Why is there a space leak here?
Mark Tullsen
tullsen@cs.yale.edu
Tue, 05 Jun 2001 17:23:57 -0400
Tom,
I noticed this post after I had just posted my own response.
You have to realize that Alastair Reid is one of the truly
great Haskell programmers on planet earth. I'm serious.
So, when he says "incredibly subtle space leak" I wouldn't
expect the solution to be simple. As far as I can tell, your
argument would also apply to foo2, which doesn't have a space leak.
I'd be happy to be proven wrong, but I think this space leak
really /is/ subtle and in order to see the problem seems to
require some /tedious/ hand-reductions, taking into account both
the sharing and the strictness properties. See my recent posting
for a very brute-force "analysis".
- Mark
Tom Moertel wrote:
>
> Alastair David Reid wrote:
> >
> > Executive summary: David's program has an incredibly subtle space leak
> > in it (or I'm being incredibly dumb). I encourage the honchos (and
> > would be honchos) to have a look. Users of other compilers might give
> > it a shot too.
>
> > David Bakin wrote:
> >
> > Why is there a space leak in foo1 but not in foo2?
>
> The reason that foo1 "leaks" space is because the middle of v grows
> faster than its head. So taking elements from v causes its in-memory
> footprint to grow. To see why this is the case, evaluate foo1 by hand:
>
> > -- This has a space leak, e.g., when reducing (length (foo1 1000000))
> > foo1 m
> > = take m v
> > where
> > v = 1 : flatten (map triple v)
> > triple x = [x,x,x]
>
> Focusing on just v for now, and letting f = flatten for notation
> purposes, we have
>
> (1) v = 1 : f (map triple v)
>
> (2) = { unwrap v }
> 1 : f (map triple (1 : f (map triple v)))
>
> (3) = { eval map }
> 1 : f (triple 1 : map triple (f (map triple v)))
>
> (4) = { eval triple }
> 1 : f ([1,1,1] : map triple (f (map triple v)))
>
> (5) = { eval f (= flatten = foldr (++) []) }
> 1 : 1 : 1 : 1 : f (map triple (f (map triple v))))
>
> In order to expose elements 2-4 of v, we had to evaluate v to the extent
> that the overall expression held in memory *grew*. Notice how in (1) we
> had a single (f (map triple ...)) expression in the tail of v but in (5)
> there are two such expressions, nested.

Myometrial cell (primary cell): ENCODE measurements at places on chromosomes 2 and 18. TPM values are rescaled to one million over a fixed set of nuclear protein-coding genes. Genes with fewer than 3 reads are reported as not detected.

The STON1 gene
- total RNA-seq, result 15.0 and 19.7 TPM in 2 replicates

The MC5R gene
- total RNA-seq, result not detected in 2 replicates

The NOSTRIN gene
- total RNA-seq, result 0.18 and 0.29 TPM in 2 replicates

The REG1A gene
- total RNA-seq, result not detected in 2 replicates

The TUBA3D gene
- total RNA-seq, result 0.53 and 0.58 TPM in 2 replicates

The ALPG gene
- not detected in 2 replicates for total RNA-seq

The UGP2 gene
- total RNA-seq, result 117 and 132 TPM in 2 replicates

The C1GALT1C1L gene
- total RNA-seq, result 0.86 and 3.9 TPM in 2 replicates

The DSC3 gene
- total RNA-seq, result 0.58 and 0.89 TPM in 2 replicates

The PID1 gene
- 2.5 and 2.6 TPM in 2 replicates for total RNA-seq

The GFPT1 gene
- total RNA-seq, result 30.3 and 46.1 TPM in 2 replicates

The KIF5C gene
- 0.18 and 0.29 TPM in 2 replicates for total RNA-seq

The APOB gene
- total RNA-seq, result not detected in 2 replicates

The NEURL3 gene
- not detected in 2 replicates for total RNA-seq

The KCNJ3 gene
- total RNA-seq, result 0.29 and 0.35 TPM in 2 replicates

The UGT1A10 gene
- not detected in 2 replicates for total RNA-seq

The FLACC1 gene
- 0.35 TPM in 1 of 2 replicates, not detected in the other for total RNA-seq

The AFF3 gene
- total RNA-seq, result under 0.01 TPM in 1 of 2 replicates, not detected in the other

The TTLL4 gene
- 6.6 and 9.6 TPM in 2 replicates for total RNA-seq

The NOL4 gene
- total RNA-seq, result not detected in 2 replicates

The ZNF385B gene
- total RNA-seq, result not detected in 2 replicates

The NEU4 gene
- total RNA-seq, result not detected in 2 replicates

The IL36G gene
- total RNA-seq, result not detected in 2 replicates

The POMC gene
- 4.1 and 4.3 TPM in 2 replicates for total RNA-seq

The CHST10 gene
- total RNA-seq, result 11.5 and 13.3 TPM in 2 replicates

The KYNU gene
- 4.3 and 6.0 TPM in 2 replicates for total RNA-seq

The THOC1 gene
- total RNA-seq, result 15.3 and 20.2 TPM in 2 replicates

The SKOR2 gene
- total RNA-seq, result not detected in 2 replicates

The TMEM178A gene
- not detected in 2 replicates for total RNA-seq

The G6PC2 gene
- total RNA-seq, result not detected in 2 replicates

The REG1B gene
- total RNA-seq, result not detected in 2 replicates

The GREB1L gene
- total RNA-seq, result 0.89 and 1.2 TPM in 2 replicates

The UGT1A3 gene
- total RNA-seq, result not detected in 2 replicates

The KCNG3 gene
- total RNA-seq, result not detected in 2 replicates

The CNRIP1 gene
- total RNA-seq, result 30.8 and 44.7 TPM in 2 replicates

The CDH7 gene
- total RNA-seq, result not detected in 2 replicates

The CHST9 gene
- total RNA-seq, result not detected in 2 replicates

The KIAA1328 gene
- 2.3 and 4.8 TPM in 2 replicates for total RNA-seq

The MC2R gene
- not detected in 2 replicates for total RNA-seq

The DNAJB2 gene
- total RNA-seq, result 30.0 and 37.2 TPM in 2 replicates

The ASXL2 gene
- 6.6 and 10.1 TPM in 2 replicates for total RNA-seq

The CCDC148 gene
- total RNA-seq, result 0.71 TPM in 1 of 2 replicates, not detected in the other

>
> Continuing further, if we want to expose the 5th-7th elements of v, we
> have to expand the expression yet even more. Noticing that the (f (map
> triple v)) subexpression in (5) is identical to the tail of (1), we can
> apply the same expansion that we derived in (1)-(5) to yield
>
> (6) = { repeat (1)-(5) for f (map triple v) in (5) }
> 1 : 1 : 1 : 1 :
> f (map triple (1 : 1 : 1 :
> f (map triple (
> f (map triple v)))))))
>
> (7) = { eval map }
> 1 : 1 : 1 : 1 :
> f (triple 1 : map triple (
> f (map triple (
> f (map triple v))))))))
>
> (8) = { eval triple }
> 1 : 1 : 1 : 1 :
> f ([1,1,1] : map triple (
> f (map triple (
> f (map triple v))))))))
>
> (9) = { eval f }
> 1 : 1 : 1 : 1 : 1 : 1 : 1 :
> f (map triple (
> f (map triple (
> f (map triple v)))))))))
>
> Notice how in (9) we have three nested (f (map triple (...)))
> expressions in the tail of v whereas in (5) we had only two and in (1)
> we had but one?
>
> Now you can see why foo1 has a space "leak": In order to take the Nth
> element of v, v's definition must be expanded to the point where there
> are 1+(N+1)/3 (f (map triple (...))) subexpressions in the tail of v
> *that will never be reached*. In other words, v's "middle" grows faster
> than its head, ensuring that take will never consume the tail. Taking
> elements from the head only makes the middle grow larger. The more your
> take, the larger it grows.
>
> So the problem isn't Hugs but rather the definition of v, which grows
> faster than it can be consumed.
>
> Cheers,
> Tom
>
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